Direct Relief: Works in the United States and internationally to equip doctors and nurses with lifesaving medical resources. As cases continue to spike, the organization is delivering protective masks, exam gloves and isolation gowns to health-care facilities in especially hard-hit areas. You can donate here.

Feeding America: Donations to its covid-19 response fund help food banks across the country support the most vulnerable communities affected by the pandemic. Shop at brands such as Crate & Barrel, T-Mobile and the Fresh Market during the holiday season, and a portion of proceeds will be donated. You can donate here, or find your local food bank here.

Feed the Children: Works with thousands of partner agencies across the country including food pantries, shelters, soup kitchens and churches. The No Hunger Holidays campaign will partner with local groups to distribute 1.2 million meals to families in need. Each family receives a 25-pound box of food and 15-pound box of personal care items, plus additional items such as books and toys. Some distribution centers may offer in-person volunteer opportunities based on local coronavirus guidelines. You can make a cash donation here and sign up to volunteer here. If you want to donate food or hygiene items, call 1-800-627-4556.

First Book: Since mid-March, First Book has delivered 13 million books to children in need who don’t have Internet access or home libraries. During the holidays, the organization aims to raise $1 million to deliver 1 million books to students during the holidays through its Give a Million campaign. You can donate here.

Lawyers for Good Government Foundation: The organization, which helps asylum seekers being held in refugee camps at the border and in U.S. detention centers, launched a Covid-19 Small Business Remote Legal Clinic to help local businesses dealing with legal issues or seeking grants and loans during the pandemic. Since April, the organization has aided more than 1,500 small businesses and nonprofits, and it is preparing to help them navigate additional congressional relief, if it’s approved. You can donate here.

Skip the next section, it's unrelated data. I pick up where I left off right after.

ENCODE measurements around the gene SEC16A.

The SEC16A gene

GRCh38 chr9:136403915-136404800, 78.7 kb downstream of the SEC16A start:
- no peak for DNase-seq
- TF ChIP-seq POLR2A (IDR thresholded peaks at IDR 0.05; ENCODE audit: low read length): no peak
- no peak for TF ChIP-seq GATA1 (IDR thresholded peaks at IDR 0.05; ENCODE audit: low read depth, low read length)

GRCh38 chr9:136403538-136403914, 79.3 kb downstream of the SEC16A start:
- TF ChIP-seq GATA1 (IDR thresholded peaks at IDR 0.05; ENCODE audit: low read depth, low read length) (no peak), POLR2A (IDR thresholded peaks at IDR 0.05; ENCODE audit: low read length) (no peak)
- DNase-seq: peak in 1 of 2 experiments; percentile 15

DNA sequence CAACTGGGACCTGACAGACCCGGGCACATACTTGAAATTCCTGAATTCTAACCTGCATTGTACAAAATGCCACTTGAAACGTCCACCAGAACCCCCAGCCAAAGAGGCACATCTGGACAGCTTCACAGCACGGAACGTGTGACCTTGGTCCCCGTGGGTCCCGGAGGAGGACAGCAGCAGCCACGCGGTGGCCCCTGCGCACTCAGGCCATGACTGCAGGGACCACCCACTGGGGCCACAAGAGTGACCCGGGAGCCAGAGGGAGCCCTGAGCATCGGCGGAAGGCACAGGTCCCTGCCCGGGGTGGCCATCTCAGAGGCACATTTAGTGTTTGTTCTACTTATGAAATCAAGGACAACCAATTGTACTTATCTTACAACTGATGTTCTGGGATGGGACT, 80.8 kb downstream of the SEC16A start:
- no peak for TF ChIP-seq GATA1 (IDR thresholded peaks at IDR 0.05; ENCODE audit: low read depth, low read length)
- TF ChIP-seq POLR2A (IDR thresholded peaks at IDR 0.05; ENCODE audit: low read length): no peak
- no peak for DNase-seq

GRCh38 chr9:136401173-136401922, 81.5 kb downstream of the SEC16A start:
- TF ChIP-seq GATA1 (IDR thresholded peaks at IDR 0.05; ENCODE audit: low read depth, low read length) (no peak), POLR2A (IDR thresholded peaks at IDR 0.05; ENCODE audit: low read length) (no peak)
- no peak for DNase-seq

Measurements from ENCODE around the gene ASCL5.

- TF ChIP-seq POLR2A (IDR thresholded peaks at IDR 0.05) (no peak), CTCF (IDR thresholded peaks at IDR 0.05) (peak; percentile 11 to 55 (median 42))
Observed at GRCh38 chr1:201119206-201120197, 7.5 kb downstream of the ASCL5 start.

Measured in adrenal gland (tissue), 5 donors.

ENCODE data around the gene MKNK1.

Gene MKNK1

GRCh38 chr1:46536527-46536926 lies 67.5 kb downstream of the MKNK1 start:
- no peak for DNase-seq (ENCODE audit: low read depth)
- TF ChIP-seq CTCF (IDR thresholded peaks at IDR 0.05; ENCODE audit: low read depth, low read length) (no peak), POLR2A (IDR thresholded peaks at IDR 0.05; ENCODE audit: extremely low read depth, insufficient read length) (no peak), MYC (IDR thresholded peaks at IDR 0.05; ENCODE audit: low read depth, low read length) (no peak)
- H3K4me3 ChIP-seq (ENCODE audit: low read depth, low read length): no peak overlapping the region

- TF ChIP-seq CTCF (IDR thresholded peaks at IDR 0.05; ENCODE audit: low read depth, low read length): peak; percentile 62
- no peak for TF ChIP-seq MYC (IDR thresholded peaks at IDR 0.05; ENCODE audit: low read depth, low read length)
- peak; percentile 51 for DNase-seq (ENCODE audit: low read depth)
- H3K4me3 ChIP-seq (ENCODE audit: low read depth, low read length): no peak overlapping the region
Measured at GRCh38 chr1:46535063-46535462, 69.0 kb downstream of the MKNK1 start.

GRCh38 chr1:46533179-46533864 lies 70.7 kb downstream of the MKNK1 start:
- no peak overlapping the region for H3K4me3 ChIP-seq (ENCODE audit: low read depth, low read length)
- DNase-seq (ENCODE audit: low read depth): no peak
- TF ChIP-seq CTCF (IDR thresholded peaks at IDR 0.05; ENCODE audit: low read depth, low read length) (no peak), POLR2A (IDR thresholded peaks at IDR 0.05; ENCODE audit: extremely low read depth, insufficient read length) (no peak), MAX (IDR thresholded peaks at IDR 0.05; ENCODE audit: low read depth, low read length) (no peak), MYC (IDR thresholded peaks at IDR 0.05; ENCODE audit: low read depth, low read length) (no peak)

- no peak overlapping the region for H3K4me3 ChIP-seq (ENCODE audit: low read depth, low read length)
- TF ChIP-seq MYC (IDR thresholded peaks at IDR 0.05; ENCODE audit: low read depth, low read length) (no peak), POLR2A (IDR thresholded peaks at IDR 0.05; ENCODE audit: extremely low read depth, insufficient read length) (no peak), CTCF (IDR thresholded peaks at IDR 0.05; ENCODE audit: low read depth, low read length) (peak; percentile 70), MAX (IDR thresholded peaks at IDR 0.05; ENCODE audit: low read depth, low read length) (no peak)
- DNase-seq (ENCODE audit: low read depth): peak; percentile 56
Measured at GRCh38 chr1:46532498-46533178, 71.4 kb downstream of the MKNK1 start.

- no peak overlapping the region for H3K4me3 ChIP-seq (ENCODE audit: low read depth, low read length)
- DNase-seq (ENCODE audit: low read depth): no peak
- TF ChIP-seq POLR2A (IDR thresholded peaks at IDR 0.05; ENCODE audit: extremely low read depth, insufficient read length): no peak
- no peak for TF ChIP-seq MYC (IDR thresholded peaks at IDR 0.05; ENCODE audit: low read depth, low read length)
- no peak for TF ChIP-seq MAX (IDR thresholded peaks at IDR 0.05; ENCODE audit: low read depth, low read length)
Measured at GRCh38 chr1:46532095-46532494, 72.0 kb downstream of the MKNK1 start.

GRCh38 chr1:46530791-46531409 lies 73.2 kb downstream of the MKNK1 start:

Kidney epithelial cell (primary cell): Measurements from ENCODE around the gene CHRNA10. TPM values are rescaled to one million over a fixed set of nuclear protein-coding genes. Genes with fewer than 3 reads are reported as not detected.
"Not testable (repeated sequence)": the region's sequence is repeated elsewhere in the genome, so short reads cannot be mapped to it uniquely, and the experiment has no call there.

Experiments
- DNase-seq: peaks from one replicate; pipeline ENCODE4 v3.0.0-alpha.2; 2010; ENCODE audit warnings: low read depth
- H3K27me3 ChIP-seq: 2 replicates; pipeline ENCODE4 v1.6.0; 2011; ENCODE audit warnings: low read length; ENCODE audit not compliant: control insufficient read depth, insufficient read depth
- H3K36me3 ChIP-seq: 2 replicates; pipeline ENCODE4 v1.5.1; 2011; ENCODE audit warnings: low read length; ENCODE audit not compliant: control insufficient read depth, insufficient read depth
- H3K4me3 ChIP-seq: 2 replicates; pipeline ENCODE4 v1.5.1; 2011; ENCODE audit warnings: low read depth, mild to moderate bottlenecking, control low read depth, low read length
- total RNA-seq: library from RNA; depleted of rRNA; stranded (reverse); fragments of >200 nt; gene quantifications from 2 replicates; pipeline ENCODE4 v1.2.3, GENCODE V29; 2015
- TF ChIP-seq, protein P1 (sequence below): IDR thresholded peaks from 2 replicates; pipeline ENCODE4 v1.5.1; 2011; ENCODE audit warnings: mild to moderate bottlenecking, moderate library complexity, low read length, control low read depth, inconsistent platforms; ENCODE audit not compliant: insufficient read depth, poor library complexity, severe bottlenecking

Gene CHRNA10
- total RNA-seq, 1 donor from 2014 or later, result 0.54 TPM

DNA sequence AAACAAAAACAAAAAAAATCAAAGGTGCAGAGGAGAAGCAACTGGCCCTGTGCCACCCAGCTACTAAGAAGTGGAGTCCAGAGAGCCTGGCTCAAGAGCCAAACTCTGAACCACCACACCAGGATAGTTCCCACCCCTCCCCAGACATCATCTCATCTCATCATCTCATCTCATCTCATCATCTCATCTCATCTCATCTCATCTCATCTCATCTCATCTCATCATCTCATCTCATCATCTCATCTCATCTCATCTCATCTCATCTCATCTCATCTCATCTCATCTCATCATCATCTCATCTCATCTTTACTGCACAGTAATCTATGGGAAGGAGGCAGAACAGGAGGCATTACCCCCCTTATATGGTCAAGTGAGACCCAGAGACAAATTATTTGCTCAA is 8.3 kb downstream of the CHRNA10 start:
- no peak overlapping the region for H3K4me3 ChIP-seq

Meals on Wheels: Delivers nutritious meals to the country’s most vulnerable seniors. Donations will replenish food supplies, subsidize additional transportation and personnel, and enable tech-based efforts to check in on isolated elderly recipients. For the holiday season, the group has partnered with commerce platforms and brands that have pledged to donate a portion of proceeds. You can contact your local provider or donate to the national group here.

No Kid Hungry: Deploys funds to ensure access to free meals continues for children in need, especially with schools closed. Brands such as Citi, Nutella and Madewell are offering promotions and seasonal gifts, with portions of proceeds going to the organization. You can also buy holiday cards. You can donate here and see holiday promotions here.

Restaurant Workers’ Community Foundation: Directs money to organizations leading on-the-ground efforts in the restaurant community and provides zero-interest loans to businesses to maintain payrolls during closures or to reopen once the crisis has passed. It has established a relief fund for individual restaurant workers facing economic hardships or health crises as a direct result of covid-19. You can donate here.

Ronald McDonald House Charities: Provides meals, housing and support for families who have children with serious illnesses and must be away from home for long periods. The organization is working on repurposing some of its spaces for health-care workers on the front lines of the crisis. Search for in-kind donations being accepted by your local chapter. Facebook users also can create their own fundraising campaigns to benefit the charity’s end of year fundraising. You can donate money here.